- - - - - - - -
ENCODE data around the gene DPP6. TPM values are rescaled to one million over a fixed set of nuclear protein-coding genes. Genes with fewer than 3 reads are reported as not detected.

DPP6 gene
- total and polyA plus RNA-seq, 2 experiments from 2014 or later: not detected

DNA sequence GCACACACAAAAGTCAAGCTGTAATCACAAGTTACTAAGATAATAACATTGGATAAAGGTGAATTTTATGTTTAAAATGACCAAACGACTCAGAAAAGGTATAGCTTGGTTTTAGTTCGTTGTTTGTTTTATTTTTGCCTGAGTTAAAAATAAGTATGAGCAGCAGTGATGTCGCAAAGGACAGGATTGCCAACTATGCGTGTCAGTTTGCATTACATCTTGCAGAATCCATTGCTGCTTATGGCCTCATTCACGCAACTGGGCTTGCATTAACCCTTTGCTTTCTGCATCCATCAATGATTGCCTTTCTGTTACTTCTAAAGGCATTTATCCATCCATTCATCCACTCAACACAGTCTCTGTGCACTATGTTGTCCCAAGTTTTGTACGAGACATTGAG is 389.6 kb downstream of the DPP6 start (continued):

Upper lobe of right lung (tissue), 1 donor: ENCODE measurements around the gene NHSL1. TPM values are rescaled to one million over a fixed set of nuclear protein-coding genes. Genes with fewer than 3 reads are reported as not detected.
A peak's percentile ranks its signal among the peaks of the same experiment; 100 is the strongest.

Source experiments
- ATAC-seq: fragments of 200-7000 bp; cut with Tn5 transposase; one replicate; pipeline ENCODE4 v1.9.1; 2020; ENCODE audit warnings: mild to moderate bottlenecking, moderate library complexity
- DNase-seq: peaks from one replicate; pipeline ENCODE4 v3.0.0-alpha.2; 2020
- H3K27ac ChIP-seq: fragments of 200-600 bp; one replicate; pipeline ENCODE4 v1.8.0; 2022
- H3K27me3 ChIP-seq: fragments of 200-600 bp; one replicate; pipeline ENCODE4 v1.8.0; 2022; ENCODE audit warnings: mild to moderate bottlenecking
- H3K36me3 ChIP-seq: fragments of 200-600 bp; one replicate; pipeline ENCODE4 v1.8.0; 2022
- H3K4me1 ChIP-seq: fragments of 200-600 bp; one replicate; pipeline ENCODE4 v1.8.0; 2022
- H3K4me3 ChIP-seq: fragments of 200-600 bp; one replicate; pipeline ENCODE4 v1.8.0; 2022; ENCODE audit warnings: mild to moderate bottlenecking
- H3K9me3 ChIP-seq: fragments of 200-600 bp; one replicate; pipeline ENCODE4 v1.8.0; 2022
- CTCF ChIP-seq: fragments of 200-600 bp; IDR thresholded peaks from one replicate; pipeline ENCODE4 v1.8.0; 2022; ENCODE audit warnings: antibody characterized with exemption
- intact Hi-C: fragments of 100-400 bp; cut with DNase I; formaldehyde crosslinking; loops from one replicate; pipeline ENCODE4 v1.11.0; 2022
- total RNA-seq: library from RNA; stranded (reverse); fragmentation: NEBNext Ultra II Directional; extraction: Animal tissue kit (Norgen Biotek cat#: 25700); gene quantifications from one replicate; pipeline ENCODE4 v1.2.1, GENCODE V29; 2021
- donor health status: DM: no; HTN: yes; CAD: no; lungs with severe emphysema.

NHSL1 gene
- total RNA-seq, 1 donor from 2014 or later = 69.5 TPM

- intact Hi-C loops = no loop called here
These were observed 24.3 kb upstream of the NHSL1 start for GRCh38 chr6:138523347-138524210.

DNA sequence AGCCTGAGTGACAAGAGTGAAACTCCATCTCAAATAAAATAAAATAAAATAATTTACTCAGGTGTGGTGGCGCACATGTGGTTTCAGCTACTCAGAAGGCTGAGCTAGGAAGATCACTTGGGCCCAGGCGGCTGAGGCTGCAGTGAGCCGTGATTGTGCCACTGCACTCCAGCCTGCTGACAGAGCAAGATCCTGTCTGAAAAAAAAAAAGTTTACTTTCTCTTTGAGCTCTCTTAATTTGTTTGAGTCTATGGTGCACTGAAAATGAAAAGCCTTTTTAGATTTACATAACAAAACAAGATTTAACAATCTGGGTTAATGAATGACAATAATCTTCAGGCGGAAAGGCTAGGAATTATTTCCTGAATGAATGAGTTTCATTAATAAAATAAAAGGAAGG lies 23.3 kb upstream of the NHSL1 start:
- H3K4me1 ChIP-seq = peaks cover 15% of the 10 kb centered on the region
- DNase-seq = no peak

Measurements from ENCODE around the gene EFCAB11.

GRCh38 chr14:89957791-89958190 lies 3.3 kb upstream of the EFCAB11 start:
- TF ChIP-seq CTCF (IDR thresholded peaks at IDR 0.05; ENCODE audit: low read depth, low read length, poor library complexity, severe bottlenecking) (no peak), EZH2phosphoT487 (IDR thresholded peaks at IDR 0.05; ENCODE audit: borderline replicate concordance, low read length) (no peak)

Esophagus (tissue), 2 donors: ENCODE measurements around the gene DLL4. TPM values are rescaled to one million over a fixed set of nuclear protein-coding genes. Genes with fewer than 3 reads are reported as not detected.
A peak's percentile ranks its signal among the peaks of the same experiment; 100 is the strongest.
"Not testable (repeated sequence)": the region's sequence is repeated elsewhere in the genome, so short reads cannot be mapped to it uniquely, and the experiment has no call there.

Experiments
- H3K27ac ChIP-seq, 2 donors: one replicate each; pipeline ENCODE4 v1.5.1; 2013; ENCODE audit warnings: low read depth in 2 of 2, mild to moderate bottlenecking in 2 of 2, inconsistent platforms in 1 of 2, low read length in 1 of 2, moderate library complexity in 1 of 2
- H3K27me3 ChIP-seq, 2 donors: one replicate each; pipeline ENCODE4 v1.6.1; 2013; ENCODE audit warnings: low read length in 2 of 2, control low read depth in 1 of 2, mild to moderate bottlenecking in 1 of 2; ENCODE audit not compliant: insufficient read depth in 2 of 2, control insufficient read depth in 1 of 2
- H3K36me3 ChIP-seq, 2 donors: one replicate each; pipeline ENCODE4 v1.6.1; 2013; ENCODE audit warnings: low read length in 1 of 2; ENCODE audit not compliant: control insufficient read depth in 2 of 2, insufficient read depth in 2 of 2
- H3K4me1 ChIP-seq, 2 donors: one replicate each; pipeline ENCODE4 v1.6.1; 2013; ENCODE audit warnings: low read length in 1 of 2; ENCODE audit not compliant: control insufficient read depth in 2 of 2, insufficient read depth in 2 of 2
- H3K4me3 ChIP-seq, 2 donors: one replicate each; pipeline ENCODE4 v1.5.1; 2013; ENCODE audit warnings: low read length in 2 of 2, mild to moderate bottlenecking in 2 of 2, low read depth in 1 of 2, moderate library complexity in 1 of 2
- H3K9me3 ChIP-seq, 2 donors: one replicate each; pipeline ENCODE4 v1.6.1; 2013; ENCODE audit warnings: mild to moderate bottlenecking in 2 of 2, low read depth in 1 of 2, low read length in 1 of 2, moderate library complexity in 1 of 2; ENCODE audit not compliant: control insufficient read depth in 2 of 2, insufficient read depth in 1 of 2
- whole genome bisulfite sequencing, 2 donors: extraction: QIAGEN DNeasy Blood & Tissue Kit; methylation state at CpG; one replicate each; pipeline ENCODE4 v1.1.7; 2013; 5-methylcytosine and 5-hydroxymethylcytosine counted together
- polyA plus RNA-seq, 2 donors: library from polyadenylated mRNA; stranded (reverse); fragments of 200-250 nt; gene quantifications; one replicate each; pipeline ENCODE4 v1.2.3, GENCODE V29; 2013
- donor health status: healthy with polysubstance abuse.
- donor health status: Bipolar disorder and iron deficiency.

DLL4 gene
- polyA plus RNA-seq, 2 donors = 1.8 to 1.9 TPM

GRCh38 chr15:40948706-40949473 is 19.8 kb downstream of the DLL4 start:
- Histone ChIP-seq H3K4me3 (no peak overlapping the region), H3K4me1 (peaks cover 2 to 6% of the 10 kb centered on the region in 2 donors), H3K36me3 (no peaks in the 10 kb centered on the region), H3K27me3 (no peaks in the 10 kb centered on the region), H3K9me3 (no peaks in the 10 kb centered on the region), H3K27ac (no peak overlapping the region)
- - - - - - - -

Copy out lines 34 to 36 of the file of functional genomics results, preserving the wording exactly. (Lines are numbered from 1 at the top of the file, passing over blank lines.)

- H3K27ac ChIP-seq, 2 donors: one replicate each; pipeline ENCODE4 v1.5.1; 2013; ENCODE audit warnings: low read depth in 2 of 2, mild to moderate bottlenecking in 2 of 2, inconsistent platforms in 1 of 2, low read length in 1 of 2, moderate library complexity in 1 of 2
- H3K27me3 ChIP-seq, 2 donors: one replicate each; pipeline ENCODE4 v1.6.1; 2013; ENCODE audit warnings: low read length in 2 of 2, control low read depth in 1 of 2, mild to moderate bottlenecking in 1 of 2; ENCODE audit not compliant: insufficient read depth in 2 of 2, control insufficient read depth in 1 of 2
- H3K36me3 ChIP-seq, 2 donors: one replicate each; pipeline ENCODE4 v1.6.1; 2013; ENCODE audit warnings: low read length in 1 of 2; ENCODE audit not compliant: control insufficient read depth in 2 of 2, insufficient read depth in 2 of 2